Steve and Sam were next to enter the den in hopes to ideally secure £75,000 investment from Nick or Sarah in exchange for a 5 per cent equity stake in their business ‘TickX’.
Fundamentally, the company is a price comparison site for tickets for events such as concerts. The platform is completely free, with no additional costs for the user.
Although this is a fairly good idea, it’s difficult to believe that it hasn’t been done before. The struggle and long process of getting people to begin to think of ‘TickX’ for tickets rather than sites such as ‘Ticketmaster’ was a concern, particularly for Sarah, who chose to opt out as a result.
Finding out that there was a larger shareholder than Steve and Sam themselves was interesting, however, they were not willing to reveal who and what amount in which they shared. But, you can always count on a Dragon to reveal information if you’re not willing to and Peter was smugly happy to let out the Ministry of Sound share.
Despite this, Peter managed to talk himself into an offer with Nick, both offering half of the asking amount for 10 per cent equity each. Touker also made an offer of all of the asking amount but for 15 per cent equity, all offers significantly exceeding the offered equity stake.
After an obligatory talk to the back den wall, the entrepreneurs revealed that the equity stake the Dragons were asking for was just too high and consequently, all Dragons declared themselves ‘out’.
Last but by no means least, Rachel and Mary entered the den to pitch their company ‘Love, Keep, Create’ – a personal gifting company that creates a range of toys/animals out of clothing such as baby grows or shirts.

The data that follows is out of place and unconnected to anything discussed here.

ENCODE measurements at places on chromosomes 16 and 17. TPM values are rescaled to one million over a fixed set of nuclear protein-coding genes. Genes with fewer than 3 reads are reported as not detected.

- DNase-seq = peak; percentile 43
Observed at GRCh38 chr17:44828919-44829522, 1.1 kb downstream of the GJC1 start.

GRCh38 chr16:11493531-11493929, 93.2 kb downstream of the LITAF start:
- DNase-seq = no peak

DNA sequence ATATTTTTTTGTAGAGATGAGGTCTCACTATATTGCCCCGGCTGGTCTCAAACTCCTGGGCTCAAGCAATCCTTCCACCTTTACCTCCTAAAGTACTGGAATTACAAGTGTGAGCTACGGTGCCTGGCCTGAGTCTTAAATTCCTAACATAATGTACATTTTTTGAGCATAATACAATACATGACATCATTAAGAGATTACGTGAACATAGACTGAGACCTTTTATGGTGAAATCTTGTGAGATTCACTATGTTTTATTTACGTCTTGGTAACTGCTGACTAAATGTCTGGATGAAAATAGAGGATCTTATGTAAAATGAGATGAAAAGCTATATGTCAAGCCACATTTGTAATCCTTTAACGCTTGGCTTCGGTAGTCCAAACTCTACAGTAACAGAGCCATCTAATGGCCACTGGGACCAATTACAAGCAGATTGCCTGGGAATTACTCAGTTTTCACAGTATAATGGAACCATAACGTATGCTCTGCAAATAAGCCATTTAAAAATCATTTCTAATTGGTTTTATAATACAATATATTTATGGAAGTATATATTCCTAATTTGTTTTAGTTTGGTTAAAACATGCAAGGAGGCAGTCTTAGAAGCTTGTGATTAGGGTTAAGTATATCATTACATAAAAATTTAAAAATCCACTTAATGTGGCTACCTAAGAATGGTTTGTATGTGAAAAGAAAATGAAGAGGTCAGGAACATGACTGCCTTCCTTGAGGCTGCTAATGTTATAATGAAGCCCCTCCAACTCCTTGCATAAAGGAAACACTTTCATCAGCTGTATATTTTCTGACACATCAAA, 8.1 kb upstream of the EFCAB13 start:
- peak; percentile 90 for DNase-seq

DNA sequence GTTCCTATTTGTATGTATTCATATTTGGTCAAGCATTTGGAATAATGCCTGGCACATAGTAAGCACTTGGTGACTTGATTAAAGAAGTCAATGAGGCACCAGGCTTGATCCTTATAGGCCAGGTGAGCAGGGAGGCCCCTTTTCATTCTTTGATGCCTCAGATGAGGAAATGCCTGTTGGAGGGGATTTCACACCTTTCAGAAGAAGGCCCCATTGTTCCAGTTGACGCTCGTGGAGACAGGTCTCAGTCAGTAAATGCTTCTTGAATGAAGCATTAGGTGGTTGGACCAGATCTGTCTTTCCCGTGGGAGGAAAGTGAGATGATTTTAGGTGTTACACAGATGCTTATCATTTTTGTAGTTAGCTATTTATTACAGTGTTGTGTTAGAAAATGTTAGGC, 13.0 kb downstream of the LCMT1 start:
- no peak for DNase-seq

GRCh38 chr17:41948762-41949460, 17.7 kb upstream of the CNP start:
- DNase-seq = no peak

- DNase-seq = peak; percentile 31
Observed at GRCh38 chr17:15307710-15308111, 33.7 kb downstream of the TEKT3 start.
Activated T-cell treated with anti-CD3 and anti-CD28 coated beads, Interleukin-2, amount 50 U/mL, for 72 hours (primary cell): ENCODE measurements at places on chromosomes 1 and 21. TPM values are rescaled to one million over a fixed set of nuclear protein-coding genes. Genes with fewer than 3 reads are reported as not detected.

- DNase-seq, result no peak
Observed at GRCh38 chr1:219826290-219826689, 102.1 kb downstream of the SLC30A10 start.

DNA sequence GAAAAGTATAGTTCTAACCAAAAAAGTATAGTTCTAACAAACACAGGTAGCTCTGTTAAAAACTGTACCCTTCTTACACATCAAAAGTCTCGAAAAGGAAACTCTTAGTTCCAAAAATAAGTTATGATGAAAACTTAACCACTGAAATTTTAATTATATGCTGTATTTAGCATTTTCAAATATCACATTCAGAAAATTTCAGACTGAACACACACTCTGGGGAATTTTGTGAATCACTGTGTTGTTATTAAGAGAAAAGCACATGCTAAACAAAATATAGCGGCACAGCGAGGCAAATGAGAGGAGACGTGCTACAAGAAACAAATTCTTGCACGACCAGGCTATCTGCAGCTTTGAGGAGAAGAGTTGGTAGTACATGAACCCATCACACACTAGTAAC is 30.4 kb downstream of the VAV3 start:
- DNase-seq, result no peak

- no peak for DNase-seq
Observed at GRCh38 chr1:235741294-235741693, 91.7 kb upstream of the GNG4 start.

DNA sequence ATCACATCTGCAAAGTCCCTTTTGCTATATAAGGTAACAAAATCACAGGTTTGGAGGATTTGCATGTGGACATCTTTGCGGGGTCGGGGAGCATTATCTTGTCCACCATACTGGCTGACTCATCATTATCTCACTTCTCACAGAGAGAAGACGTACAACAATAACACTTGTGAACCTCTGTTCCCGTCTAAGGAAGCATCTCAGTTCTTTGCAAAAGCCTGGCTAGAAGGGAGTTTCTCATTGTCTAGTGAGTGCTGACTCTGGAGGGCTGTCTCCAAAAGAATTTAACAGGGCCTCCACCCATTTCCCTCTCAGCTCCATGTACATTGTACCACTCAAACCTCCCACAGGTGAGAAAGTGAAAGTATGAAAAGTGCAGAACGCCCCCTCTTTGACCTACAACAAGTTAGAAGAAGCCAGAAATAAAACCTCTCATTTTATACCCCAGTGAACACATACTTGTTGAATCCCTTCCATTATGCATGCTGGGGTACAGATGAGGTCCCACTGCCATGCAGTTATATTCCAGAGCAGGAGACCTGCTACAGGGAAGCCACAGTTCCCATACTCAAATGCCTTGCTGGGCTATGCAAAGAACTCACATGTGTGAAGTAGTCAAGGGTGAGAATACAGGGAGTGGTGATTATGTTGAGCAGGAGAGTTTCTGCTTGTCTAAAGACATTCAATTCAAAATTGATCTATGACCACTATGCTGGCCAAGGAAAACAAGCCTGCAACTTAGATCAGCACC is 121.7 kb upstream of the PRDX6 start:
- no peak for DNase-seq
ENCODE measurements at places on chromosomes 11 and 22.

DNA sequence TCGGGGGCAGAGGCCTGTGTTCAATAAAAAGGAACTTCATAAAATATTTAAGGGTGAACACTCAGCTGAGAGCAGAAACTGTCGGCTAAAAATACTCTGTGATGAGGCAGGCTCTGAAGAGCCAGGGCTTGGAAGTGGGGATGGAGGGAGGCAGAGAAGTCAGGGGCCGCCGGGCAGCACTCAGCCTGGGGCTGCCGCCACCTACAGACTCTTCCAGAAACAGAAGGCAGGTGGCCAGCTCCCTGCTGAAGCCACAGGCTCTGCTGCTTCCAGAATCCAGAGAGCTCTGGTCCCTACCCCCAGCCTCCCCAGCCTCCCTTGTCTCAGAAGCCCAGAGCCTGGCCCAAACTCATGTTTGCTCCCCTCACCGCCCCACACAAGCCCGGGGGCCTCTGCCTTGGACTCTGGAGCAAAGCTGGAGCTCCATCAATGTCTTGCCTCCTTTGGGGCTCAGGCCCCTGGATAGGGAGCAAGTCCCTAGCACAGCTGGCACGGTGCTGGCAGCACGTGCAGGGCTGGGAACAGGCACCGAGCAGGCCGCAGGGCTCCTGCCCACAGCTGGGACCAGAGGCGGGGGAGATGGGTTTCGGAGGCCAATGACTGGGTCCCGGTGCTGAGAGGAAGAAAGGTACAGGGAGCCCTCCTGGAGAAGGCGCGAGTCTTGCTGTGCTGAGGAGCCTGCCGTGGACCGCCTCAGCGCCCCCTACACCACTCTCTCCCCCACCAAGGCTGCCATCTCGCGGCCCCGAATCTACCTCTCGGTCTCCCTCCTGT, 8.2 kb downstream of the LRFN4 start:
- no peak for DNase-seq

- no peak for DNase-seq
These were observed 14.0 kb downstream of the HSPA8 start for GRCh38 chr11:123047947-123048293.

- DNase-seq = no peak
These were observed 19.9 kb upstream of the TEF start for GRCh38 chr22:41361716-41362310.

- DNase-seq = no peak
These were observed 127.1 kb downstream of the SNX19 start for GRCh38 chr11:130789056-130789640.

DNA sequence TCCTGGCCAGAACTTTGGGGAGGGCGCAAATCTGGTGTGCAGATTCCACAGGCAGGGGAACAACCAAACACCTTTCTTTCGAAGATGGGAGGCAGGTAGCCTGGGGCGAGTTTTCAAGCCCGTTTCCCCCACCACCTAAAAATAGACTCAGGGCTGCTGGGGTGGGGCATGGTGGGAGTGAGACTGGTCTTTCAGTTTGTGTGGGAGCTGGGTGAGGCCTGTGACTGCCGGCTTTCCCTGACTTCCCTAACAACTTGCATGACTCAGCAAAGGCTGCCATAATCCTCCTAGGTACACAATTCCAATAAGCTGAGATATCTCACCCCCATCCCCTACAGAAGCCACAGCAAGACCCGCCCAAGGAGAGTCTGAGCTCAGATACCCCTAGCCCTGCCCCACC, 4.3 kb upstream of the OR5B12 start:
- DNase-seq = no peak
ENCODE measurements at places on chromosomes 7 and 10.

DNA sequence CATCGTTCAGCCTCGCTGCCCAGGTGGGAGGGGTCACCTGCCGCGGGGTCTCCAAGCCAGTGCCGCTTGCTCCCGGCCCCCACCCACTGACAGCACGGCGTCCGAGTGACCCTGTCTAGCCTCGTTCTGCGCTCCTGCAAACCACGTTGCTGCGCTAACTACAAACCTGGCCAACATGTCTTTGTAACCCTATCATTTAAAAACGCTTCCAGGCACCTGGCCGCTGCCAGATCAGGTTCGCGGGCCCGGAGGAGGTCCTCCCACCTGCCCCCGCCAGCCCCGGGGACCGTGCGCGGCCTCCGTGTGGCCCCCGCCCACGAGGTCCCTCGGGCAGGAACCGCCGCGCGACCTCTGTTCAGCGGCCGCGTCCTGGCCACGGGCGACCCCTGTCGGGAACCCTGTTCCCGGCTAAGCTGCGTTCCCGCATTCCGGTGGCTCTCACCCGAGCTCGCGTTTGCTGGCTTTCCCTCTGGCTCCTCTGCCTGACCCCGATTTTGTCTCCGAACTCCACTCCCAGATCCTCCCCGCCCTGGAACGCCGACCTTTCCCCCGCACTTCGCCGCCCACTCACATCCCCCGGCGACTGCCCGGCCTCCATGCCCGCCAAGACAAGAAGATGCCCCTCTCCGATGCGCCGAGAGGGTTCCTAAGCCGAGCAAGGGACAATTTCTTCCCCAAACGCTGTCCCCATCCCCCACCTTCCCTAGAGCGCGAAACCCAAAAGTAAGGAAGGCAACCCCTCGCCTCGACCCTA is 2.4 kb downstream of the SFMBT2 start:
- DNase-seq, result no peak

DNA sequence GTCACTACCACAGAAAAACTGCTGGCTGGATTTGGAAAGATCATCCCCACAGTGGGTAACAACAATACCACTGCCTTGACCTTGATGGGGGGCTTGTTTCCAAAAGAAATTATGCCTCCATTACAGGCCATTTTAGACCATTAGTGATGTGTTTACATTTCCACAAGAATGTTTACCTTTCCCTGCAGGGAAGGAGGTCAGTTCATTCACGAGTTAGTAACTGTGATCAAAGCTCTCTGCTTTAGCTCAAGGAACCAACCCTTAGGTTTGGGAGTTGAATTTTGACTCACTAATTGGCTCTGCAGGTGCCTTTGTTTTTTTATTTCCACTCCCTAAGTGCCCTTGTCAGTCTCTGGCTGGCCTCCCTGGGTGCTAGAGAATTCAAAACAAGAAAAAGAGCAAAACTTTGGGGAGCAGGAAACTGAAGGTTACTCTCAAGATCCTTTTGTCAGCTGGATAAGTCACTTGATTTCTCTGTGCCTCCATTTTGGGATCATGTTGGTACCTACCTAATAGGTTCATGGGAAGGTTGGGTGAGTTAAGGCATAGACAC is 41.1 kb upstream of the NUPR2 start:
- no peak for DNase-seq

This online business clearly captured the interest of all Dragons who seemed to be intrigued by the heartfelt keepsakes displayed in-front of them and the £50,000 Rachel and Mary came in asking for seemed to be well in their eyesight.
Although the Dragons seemed quite unaware of their products, I don’t believe they’re as unique as they seem. I have seen numerous people doing these type of keepsake teddies and characters on small businesses found on Facebook for example and therefore, I don’t feel they have been very unique with their idea. This does not mean that I don’t like it though, I think it’s a great idea and a perfect way of recycling clothing in a memorial way.
Sharing the preparation for the seasonal nature of the business impressed Nick who’s query was covered before he had to mention it.
One Dragon did seem fairly undecided on the business, simply because he didn’t see the large potential for scalability and his Dragon was Touker. Consequently, Touker chose not to invest, to which Peter surprisingly joined him and chose to keep his chequebook shut too.
However, Rachel and Mary did manage to bind three Dragons’ interest, all of which Deborah, Nick and Sarah chose to offer exactly what they were asking for – £50,000 for a 10 per cent equity stake.
After little discussion, I though that due to his marketing skills and experience in personal gifting, Nick may have got the acceptance for this one but no! Deborah managed to receive confidence from Rachel and Mary who chose to cotton her on to the future of their business.